Microsoft Word for accessible scanning? You bet!

I like Microsoft Word.  I have used it since the days of DOS, so have kind of grown up with it, along side one another, it’s an old friend.  

Not to say I am totally thrilled with some of the changes in the more recent version – but I am trying hard not to be one of those “Oh, in my day Microsoft Word so much better, before all this new fan dangled stuff…”  That’s not to say I don’t ‘stray’ – I do and fairly guilt free, but I know it will always be there for me if I need it.

I am fortunate I know how to manouver around Word pretty well.  I know lots of tricks and ways to manipulate it.  For years I could get by without a Desktop Publisher program because there was very little I couldn’t manage in Word.

So it was a natural step to create files on Mac’s (the kid not the operating system) computer using MS Word for him to access the curriculum.

Part of the reason I was keen to do it was that MOST people these days are familiar with Word, if only at a very basic level.  I decided I was more likely to have someone ’embrace’ Word than the thought of having to learn Clicker or Boardmaker.  Both of which can, of course, do way more than what we are doing – but we wanted something  quick, simple and capable of being modded on the fly.

We designed a file with a simple table format to use and then fill the the information as required.

Mac uses a Crick USB interface even with his Dynavox as it gives us way more control over switch settings than the Dynavox ports.  MS Office is loaded on the Dynavox V open device too and he has buttons within the Dynavox software to take him to the appropriate files in Microsoft Word.

It works by having one switch set to the [tab] and the second set to a [macro] and assigned to the [F11] key that turns the cell he chooses bright yellow. He can use it for editing, find-a-word, graphing, footy tipping, choice making, brainstorming etc.

It is visual scanning.  Something we never thought Mac would be able to do, but it seems his vision is much better than we originally thought – so we try to offer him plenty of visual scanning opportunities.

Mac’s aide this year has embraced this method and it is being used daily.  It’s so simple – we have a few extra macros set to menu buttons to clear a cell, or clear the shading to make life easier.  

And, if Mac is going to type his editing changes we can quickly change to either the Dynavox keyboard page (if he is using auditory scanning) or a quick tweak of the switch setup to allow him to type in Morse Code in Word (but that’s another blog post…)

Some screenshots showing examples of how you could use it should make it clearer…






I am more than happy to send you a copy of the file if you want.  You might need to create your own macros but it will help as a starting point – just put a request in the comments.




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4 responses to “Microsoft Word for accessible scanning? You bet!

  1. Jerry


    Howdy from Texas! I was foutune enough to find your blog by reading an article about morse code on the art of manliness blog. I have a friend whom suffered a stroke 15 years ago and I am looking for a way to help him communicate. He is a fellow mason and i would like him to be able to participate in lodge and conversation. He is in his 50s and I am 31. He tries to write things out and spell words with his fingers but it is very difficult to guess at what he is saying. Is there any sort of technology that he can use that is portable? Such as an iphone or iPad? Something that if typed out can speak a word or sentences so that he can participate in conversation? Perhaps a text to speech type of machine?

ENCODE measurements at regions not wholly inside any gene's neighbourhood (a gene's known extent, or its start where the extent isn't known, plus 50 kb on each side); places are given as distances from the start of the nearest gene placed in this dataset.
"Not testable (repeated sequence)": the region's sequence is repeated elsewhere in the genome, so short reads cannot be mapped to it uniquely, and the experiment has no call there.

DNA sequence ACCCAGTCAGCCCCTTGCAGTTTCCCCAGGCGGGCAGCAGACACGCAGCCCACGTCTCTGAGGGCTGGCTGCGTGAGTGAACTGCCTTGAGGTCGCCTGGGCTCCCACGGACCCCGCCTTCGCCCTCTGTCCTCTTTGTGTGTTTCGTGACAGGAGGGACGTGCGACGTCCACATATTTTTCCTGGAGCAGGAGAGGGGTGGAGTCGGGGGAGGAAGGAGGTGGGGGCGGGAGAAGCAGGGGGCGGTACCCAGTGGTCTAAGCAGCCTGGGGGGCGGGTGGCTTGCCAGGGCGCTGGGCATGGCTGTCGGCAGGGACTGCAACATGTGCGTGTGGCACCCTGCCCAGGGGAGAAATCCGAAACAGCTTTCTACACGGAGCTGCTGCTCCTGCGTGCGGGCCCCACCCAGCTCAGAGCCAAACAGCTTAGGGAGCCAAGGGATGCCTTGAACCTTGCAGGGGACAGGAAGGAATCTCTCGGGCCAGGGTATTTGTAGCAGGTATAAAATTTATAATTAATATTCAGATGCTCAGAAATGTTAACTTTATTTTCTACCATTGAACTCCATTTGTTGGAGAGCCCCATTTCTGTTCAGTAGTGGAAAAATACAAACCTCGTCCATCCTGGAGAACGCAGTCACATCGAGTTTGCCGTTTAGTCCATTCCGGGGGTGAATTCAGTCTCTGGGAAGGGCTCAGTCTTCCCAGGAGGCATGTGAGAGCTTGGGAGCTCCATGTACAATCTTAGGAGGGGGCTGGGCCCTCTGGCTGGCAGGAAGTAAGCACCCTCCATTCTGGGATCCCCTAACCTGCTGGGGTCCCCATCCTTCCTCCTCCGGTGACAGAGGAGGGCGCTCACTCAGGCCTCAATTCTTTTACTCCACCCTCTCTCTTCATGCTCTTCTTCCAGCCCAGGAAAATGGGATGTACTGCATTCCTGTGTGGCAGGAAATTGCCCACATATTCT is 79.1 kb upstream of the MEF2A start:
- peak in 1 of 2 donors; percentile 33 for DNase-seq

Thank you so very much.

  2. Gina @

    Jerry, lots of options, and becoming affordable particularly with the iPad and iPhone. Would he be able to use the touch screen do you think? or do you think he would need something a bit more accessible with big buttons. Happy to chat with you via email contact me at SandGBurns [at] bigpond [dot] com.
    The things you want to search for when looking at apps is AAC which stands for Augmentative and Assistive Communication and there are a number of good programs out there that might be more than suitable Proloquo2Go is one Predictable is another and one I have yet to have a play with called SonoFlex plus many more coming onto the Market. You will find good videos of all of these on YouTube I am sure.
    Cheers, glad to hear he’s got someone in his corner keen to help with his communication.
    Drop me a line and I can send you some extra links and documents that I have kicking around.

  3. Hi Gina, I didn’t realise you were a fellow Word enthusiast too! I still do most of my quick and dirty e-updates in Word because the stuff has to get done and out there fast, have enough white space and chunked copy for people to read easily, and not need a program download to open the doc. I know I can get prettier pics and sharper looking work with more professional programs – but does that make people read and understand the information better? That’s the only question that counts for me.

  4. Gina @

    Fiona, I actually use Pages (iWork on the Mac) more these days at home and for design stuff and Word for work and school stuff. I love that I can manipulate it to do what I want – I don’t always agree that other programs produce slicker work – all depends on the driver 😉

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